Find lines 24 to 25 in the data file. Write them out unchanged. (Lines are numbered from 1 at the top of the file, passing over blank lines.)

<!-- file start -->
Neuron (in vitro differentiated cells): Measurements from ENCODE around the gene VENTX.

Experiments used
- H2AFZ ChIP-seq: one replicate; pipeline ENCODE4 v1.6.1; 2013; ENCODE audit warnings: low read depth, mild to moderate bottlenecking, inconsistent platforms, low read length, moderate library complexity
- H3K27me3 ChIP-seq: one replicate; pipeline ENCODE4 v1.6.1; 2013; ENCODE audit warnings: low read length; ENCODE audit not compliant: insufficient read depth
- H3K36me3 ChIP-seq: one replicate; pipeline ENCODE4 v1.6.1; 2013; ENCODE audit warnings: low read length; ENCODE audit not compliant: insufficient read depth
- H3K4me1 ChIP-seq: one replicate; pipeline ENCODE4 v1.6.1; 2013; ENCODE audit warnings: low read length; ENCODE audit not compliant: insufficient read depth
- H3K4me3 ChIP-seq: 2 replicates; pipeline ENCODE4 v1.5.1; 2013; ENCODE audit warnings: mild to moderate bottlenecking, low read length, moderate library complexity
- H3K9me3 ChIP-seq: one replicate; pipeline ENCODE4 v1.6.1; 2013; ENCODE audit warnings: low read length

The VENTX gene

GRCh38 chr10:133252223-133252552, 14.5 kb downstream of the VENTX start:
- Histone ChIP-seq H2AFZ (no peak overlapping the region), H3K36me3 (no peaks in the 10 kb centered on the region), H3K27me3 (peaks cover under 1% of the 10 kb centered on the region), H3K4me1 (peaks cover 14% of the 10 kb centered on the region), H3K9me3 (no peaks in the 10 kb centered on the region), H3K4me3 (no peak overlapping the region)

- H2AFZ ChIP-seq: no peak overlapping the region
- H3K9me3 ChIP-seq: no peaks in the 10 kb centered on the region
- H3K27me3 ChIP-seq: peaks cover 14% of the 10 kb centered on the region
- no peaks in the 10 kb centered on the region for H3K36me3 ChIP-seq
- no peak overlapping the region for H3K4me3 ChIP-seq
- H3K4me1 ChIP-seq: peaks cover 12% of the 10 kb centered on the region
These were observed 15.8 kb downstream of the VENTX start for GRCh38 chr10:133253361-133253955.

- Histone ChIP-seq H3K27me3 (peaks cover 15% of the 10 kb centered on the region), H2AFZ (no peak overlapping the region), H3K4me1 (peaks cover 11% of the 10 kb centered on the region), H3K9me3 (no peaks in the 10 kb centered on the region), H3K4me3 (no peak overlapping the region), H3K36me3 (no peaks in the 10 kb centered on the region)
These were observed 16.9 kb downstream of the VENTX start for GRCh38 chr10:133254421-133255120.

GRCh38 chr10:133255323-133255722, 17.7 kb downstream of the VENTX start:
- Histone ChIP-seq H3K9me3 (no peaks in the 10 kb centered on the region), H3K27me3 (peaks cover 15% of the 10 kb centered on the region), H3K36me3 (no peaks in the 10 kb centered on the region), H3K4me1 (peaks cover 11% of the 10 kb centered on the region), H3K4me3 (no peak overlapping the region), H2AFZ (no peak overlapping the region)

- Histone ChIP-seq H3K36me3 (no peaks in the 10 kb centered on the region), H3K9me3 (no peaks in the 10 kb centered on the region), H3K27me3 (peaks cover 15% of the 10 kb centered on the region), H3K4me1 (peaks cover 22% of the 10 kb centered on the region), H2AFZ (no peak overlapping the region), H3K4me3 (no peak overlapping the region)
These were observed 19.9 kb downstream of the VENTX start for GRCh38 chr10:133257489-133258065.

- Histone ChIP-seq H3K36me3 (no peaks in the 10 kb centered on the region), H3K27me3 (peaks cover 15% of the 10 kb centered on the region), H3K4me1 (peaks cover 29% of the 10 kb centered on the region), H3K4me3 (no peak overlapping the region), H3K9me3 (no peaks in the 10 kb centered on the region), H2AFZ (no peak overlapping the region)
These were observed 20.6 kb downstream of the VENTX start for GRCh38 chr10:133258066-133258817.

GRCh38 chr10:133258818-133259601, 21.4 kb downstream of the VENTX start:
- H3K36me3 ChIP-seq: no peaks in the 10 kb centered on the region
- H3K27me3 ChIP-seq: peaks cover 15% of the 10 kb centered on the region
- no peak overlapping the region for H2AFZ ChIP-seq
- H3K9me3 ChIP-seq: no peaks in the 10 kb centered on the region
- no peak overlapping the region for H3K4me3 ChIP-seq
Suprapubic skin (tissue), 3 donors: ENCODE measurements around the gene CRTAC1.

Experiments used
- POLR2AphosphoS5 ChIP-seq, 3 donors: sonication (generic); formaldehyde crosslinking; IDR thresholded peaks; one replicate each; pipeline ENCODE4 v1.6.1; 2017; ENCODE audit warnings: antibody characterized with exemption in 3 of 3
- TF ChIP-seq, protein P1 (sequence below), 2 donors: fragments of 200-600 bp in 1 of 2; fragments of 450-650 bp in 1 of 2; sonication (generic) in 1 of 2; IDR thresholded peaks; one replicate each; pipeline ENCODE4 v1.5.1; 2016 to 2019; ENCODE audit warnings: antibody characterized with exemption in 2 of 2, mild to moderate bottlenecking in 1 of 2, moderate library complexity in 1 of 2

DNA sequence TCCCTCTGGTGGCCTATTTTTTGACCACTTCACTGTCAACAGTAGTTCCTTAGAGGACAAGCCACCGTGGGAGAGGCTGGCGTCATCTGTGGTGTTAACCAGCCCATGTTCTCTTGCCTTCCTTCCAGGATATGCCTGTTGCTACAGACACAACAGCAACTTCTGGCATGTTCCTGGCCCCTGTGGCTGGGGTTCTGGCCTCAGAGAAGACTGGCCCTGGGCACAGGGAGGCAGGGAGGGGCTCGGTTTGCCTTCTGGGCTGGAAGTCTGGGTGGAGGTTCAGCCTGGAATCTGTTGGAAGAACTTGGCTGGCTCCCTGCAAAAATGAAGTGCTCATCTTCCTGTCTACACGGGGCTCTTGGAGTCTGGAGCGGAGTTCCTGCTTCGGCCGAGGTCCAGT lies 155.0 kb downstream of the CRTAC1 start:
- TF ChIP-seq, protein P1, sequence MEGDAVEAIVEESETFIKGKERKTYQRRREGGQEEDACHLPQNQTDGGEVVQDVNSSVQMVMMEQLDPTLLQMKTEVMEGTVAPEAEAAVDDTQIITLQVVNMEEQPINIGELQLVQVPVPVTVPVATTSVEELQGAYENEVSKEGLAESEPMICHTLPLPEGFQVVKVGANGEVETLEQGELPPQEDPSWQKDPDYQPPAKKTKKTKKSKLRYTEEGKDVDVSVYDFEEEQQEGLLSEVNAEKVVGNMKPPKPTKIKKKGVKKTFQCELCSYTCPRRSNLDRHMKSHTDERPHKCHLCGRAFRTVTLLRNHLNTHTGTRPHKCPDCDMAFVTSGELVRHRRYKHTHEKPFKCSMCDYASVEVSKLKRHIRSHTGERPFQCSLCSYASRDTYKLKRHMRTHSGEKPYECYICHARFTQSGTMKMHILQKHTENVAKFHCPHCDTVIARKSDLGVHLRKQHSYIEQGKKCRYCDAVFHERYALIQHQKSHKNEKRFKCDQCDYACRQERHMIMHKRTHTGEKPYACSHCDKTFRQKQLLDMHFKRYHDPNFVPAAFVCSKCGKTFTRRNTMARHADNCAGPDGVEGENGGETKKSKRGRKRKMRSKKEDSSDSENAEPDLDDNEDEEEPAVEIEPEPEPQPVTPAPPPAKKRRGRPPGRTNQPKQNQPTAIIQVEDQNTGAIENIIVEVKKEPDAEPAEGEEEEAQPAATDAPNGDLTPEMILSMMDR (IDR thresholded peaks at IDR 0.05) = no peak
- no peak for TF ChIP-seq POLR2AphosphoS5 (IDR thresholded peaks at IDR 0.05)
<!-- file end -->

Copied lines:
These were observed 19.9 kb downstream of the VENTX start for GRCh38 chr10:133257489-133258065.

- Histone ChIP-seq H3K36me3 (no peaks in the 10 kb centered on the region), H3K27me3 (peaks cover 15% of the 10 kb centered on the region), H3K4me1 (peaks cover 29% of the 10 kb centered on the region), H3K4me3 (no peak overlapping the region), H3K9me3 (no peaks in the 10 kb centered on the region), H2AFZ (no peak overlapping the region)